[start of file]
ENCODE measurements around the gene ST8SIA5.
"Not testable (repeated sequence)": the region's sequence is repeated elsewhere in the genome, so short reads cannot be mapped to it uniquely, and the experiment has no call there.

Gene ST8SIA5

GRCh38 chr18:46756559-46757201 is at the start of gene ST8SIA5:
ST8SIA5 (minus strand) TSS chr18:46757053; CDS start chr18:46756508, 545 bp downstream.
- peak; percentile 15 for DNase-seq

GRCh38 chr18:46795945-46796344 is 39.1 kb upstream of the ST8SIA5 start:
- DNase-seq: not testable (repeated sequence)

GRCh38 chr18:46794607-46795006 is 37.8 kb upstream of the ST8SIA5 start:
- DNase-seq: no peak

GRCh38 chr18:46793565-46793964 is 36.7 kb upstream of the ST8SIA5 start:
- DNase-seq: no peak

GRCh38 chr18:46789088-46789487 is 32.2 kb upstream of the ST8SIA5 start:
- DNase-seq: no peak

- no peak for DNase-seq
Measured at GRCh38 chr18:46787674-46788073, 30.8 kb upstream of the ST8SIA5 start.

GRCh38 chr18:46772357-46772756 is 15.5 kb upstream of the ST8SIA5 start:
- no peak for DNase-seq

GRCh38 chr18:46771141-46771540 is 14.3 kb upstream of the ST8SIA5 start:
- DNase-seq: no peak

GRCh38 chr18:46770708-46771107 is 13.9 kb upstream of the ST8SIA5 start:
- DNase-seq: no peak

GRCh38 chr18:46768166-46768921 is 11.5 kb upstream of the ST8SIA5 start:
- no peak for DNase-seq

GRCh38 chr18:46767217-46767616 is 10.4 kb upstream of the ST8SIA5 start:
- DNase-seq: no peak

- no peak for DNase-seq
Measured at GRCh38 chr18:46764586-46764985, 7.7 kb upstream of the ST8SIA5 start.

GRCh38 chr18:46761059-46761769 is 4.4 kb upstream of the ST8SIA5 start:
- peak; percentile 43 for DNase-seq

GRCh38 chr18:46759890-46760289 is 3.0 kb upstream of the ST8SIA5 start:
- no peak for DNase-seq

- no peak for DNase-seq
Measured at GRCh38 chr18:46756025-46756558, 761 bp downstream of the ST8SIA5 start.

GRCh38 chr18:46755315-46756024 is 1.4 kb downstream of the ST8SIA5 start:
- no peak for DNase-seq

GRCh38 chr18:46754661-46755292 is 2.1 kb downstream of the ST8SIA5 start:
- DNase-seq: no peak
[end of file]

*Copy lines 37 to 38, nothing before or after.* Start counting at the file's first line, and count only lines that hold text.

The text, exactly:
GRCh38 chr18:46754661-46755292 is 2.1 kb downstream of the ST8SIA5 start:
- DNase-seq: no peak